Tim Farron publicly voiced the frustrations expressed privately by senior Liberal Democrat ministers that Mr Osborne is blocking clean energy initiatives that could replace ageing coal-fired power stations. Speaking at a fringe meeting of the Liberal Democrat conference in Brighton, organised by The Independent in association with Royal & Sun Alliance, Mr Farron accused the Chancellor of sending “mixed messages” to businesses looking to invest in the UK and called for more radical policies to promote growth.
Independent 25th Sept 2012 more >>
Mr Davey acted to prevent John Hayes, who was appointed in this months reshuffle, taking formal responsibility for renewable energy strategy. Mr Hayes has campaigned against wind farms in his Lincolnshire constituency, describing turbines as a terrible intrusion on the landscape. Conservative MPs opposed to wind farms saw his appointment to the Department of Energy and Climate Change as a positive sign, hoping that the new minister would try to curb the spread of turbines.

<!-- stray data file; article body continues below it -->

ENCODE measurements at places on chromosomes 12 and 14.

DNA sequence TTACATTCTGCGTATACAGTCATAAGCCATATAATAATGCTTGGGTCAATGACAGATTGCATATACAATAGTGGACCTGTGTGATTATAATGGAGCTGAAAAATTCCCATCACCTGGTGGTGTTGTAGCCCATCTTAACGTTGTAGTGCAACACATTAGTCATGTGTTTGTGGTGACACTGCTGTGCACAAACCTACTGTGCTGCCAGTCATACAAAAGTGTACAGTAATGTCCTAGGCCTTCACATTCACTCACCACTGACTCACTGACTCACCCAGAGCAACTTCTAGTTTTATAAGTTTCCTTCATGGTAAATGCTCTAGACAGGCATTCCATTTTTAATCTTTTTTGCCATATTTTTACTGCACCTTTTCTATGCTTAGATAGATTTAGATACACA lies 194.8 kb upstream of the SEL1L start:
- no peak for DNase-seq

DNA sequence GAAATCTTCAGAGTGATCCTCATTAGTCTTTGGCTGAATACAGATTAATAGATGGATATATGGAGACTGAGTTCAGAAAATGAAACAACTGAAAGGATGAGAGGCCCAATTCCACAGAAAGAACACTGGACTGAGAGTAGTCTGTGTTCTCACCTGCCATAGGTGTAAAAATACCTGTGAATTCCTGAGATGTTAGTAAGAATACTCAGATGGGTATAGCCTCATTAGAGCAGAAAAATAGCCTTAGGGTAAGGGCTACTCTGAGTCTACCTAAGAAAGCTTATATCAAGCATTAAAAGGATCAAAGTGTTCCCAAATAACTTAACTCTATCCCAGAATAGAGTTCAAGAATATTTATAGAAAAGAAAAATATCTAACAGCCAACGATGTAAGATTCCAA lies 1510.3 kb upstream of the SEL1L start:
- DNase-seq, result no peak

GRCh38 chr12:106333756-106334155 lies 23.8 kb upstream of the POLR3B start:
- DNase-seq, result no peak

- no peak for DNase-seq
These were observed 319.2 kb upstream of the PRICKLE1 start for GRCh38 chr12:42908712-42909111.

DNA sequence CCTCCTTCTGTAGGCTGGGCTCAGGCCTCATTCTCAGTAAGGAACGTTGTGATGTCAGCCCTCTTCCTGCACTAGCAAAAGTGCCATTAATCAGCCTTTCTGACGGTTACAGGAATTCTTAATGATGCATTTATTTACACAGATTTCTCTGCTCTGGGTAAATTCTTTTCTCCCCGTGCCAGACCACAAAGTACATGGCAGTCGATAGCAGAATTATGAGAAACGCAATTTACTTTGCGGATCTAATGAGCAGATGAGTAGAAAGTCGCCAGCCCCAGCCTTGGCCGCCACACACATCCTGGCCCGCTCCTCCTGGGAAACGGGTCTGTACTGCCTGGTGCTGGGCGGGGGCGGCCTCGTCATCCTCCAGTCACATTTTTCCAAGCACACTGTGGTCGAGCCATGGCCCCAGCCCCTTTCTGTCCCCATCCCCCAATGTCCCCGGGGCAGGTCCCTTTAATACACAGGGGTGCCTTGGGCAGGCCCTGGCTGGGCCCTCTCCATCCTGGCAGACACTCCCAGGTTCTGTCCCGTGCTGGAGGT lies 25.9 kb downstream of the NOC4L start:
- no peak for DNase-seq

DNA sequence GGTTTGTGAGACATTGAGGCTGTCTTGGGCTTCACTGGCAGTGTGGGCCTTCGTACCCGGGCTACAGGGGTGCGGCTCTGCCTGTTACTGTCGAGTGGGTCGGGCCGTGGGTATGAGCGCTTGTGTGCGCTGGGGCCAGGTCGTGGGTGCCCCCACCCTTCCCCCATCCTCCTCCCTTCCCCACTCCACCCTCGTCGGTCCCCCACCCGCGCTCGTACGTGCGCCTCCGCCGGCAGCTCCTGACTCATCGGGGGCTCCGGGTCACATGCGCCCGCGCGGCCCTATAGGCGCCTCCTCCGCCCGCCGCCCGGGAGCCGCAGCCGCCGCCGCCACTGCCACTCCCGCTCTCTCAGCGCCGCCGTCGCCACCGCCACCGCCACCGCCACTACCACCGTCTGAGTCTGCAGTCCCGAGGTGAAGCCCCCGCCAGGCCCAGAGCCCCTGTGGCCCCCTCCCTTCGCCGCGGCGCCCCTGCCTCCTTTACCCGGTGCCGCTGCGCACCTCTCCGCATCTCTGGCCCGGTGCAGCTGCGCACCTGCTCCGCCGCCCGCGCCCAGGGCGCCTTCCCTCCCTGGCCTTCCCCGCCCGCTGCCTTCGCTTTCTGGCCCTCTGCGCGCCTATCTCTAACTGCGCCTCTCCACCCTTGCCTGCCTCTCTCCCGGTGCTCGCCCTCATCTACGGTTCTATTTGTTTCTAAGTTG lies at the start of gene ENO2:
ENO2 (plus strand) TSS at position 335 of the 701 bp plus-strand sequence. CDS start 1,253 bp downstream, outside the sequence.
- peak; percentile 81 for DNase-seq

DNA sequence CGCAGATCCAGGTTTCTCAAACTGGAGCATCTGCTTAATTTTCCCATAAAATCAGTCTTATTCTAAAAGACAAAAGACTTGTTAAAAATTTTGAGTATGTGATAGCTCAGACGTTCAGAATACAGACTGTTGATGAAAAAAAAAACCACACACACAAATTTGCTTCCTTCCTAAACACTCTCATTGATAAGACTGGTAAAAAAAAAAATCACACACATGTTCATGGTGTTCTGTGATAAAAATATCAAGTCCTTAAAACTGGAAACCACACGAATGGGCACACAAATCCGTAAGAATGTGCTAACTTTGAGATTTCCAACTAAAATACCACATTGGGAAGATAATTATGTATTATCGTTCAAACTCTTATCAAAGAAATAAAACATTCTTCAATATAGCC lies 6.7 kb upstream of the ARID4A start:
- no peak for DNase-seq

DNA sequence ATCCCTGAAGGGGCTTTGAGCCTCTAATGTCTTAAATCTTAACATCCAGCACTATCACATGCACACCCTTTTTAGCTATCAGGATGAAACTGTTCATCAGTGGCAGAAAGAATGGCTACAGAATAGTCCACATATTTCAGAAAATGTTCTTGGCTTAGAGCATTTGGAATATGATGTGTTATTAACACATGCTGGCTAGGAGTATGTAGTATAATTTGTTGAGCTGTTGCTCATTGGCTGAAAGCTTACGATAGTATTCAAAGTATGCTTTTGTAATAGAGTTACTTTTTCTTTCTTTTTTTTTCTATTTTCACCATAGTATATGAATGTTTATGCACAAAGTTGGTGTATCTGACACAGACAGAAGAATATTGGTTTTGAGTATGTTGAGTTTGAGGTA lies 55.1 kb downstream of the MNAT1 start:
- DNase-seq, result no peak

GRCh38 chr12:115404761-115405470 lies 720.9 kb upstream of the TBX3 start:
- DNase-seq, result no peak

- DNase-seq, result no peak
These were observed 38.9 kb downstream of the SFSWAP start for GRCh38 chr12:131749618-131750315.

Telegraph 25th Sept 2012 more >>
Mahmoud Ahmadinejad has indicated he is willing to make a deal on limiting Iran’s stockpile of enriched uranium, but expressed doubt in the West’s willingness to negotiate in good faith.
Telegraph 24th Sept 2012 more >>
A senior commander of Iran’s Revolutionary Guards said any attack on Iranian soil could trigger “World War III”, opening the possibility of a pre-emptive strike on Israel.
IB Times 24th Sept 2012 more >>